MELISSA BLOCK, HOST:
In Indiana, Republican legislators and Governor Mitch Daniels continued their push today to make their state the 23rd Right to Work state in the country. Democrats there are working to delay the process as long as possible.
But as Indiana Public Broadcasting's Brandon Smith reports, they have few options left.
BRANDON SMITH, BYLINE: 2012 isn't the first time Republicans have tried to pass Right to Work in Indiana. Last year, pushing the bill sent House Democrats fleeing to Illinois for five weeks, halting business in the legislature and forcing Republicans to take it off the table. This time around, Democrats have stayed in Indianapolis, but off the House floor. They denied a quorum the first three days of session last week.
Minority leader, Pat Bauer, says the goal of his caucus is to buy more time for the public to study the bill.
PAT BAUER: This is such an important bill, such a controversial bill, the whole state ought to hear from it. We don't need to ram it through.
SMITH: Republicans say they've done anything but. Over the summer, a legislative study committee took 20 hours of testimony on Right to Work. And a joint House and Senate committee spent more than five hours on the bill last week. Speaking at that committee meeting, Democratic Senator Jim Arnold all but conceded defeat.
STATE SENATOR JIM ARNOLD: I truly don't believe also that any minds or any votes are going to be changed by what was said here today.
SMITH: The two sides seem entrenched. Right to Work legislation would ban union contracts that require non-union employees to pay fees for representation. Supporters say it will bring more jobs to Indiana. Opponents say it's nothing more than a union-busting bill that will create lower wages, health benefits and worsen safety conditions. And with Democrats doing their best to stall it again, Republican House Speaker Brian Bosma says this new session smacks of the movie "Groundhog Day."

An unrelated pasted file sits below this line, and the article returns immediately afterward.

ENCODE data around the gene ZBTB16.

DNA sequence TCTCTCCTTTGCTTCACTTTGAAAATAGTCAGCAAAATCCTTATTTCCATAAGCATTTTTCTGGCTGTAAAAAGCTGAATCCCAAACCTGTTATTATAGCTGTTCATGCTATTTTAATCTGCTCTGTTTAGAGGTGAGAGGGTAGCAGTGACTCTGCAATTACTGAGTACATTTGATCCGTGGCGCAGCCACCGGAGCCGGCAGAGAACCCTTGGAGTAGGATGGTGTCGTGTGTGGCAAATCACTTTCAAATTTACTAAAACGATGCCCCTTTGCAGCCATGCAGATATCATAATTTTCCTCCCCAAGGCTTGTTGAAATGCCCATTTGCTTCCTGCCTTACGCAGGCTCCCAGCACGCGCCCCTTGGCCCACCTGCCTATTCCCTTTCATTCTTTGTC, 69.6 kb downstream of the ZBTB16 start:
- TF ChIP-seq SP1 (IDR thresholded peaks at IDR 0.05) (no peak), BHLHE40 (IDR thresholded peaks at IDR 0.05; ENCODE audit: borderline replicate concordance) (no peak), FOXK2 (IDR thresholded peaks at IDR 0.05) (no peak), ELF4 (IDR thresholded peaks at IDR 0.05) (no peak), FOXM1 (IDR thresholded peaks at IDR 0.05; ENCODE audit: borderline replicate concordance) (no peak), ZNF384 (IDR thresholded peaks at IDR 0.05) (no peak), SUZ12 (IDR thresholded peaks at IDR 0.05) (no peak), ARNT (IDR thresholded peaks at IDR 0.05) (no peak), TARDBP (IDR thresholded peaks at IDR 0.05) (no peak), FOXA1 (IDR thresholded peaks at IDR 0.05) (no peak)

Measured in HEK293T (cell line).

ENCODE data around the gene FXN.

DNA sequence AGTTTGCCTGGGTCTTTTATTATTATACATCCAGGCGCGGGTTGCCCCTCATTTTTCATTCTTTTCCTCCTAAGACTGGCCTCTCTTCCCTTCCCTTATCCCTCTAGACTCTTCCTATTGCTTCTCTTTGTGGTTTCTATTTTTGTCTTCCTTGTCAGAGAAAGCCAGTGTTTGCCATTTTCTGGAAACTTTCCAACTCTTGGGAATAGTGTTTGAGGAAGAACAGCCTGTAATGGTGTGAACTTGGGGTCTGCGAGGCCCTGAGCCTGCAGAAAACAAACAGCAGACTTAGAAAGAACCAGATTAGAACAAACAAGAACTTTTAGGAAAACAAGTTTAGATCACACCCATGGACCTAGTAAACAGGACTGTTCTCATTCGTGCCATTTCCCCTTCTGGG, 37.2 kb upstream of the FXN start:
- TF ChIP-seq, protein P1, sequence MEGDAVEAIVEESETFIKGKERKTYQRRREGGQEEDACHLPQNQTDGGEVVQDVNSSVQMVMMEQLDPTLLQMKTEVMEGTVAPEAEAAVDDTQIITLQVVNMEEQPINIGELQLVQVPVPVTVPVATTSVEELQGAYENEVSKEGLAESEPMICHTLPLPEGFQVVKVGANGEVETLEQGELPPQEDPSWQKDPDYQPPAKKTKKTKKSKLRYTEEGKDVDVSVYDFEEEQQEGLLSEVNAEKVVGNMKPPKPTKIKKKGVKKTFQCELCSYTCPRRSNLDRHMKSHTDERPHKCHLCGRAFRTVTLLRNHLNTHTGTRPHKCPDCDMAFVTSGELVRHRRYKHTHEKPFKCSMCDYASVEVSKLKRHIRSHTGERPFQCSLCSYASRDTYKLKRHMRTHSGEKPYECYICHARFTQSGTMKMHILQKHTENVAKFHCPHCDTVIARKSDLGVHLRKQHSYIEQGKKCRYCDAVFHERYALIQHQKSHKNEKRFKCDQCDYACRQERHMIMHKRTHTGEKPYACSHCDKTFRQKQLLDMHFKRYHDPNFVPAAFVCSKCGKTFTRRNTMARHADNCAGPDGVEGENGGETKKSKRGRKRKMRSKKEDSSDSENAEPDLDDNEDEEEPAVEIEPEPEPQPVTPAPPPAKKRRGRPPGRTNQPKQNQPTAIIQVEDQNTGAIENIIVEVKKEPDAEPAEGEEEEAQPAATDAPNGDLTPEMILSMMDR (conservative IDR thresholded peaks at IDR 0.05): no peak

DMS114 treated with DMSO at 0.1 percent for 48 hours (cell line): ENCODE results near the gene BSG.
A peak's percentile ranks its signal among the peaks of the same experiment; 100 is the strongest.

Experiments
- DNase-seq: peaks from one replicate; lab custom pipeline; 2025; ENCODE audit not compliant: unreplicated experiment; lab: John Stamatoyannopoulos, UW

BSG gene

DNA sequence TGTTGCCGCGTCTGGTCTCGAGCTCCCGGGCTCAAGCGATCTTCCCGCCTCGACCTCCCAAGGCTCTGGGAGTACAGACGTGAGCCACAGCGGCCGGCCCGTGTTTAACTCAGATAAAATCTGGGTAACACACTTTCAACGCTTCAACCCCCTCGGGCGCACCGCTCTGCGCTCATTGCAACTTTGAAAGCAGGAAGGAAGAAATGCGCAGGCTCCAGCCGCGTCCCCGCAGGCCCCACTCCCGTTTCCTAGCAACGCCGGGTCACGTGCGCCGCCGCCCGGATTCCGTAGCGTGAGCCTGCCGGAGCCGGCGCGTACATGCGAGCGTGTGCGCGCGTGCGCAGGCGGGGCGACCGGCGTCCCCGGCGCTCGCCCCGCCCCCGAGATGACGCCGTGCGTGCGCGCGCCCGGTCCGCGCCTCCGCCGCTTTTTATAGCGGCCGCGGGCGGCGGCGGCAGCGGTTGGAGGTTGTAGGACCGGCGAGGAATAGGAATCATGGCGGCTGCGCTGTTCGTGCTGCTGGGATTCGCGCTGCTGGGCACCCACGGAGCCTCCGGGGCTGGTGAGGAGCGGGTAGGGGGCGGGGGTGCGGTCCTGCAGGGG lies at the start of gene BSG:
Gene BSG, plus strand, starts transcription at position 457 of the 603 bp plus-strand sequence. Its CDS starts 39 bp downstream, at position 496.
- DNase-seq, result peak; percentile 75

BRIAN BOSMA: We will do our very best to encourage them to do what is right, which is to show up at work and do what they were elected to do, even if you disagree with what you think the result might be. Democracy is about participating, not going on strike.
SMITH: But Republicans have some added leverage this time. An anti-bolting statute was passed last session and daily $1,000 fines could be assessed on members absent three or more days straight without excuse. Bauer acknowledges the difficulty the threat of fines puts on his caucus.
BAUER: And we know we can't stay out indefinitely, but we did need to slow the process down, which we've succeeded in doing.
SMITH: Over the weekend, Democrats held public meetings around the state. And Monday, House Democrats returned to the floor, allowing the chamber to finally conduct business. But the legislative cease-fire didn't last long. Tuesday morning, Right to Work passed a House committee along party lines. The committee chairman didn't allow more public testimony or amendments to be heard, and House Democrats left the floor again. Whether they come in for session each day is in a constant state of flux.
Brian Vargus teaches political science at Indiana University-Purdue University Indianapolis. He says the idea that Bauer keeps stressing is that more time will allow the public to be educated and make their voices heard. But he's not seeing any signs of that.
BRIAN VARGUS: The hearings they had around the state did not generate that much coverage and I don't know that they were attended by anybody but union members who were already involved.
SMITH: Vargus says hoping public opinion will sway enough Republicans to defeat the measure is the equivalent of a Hail Mary pass. And even though Pat Bauer represents South Bend, home to the Fighting Irish, this legislative game appears to be in the final quarter and it looks like there's little to stop Right to Work from becoming law in the coming weeks.
For NPR News, I'm Brandon Smith, from Indianapolis.
NPR transcripts are created on a rush deadline by a contractor for NPR, and accuracy and availability may vary. This text may not be in its final form and may be updated or revised in the future. Please be aware that the authoritative record of NPR’s programming is the audio.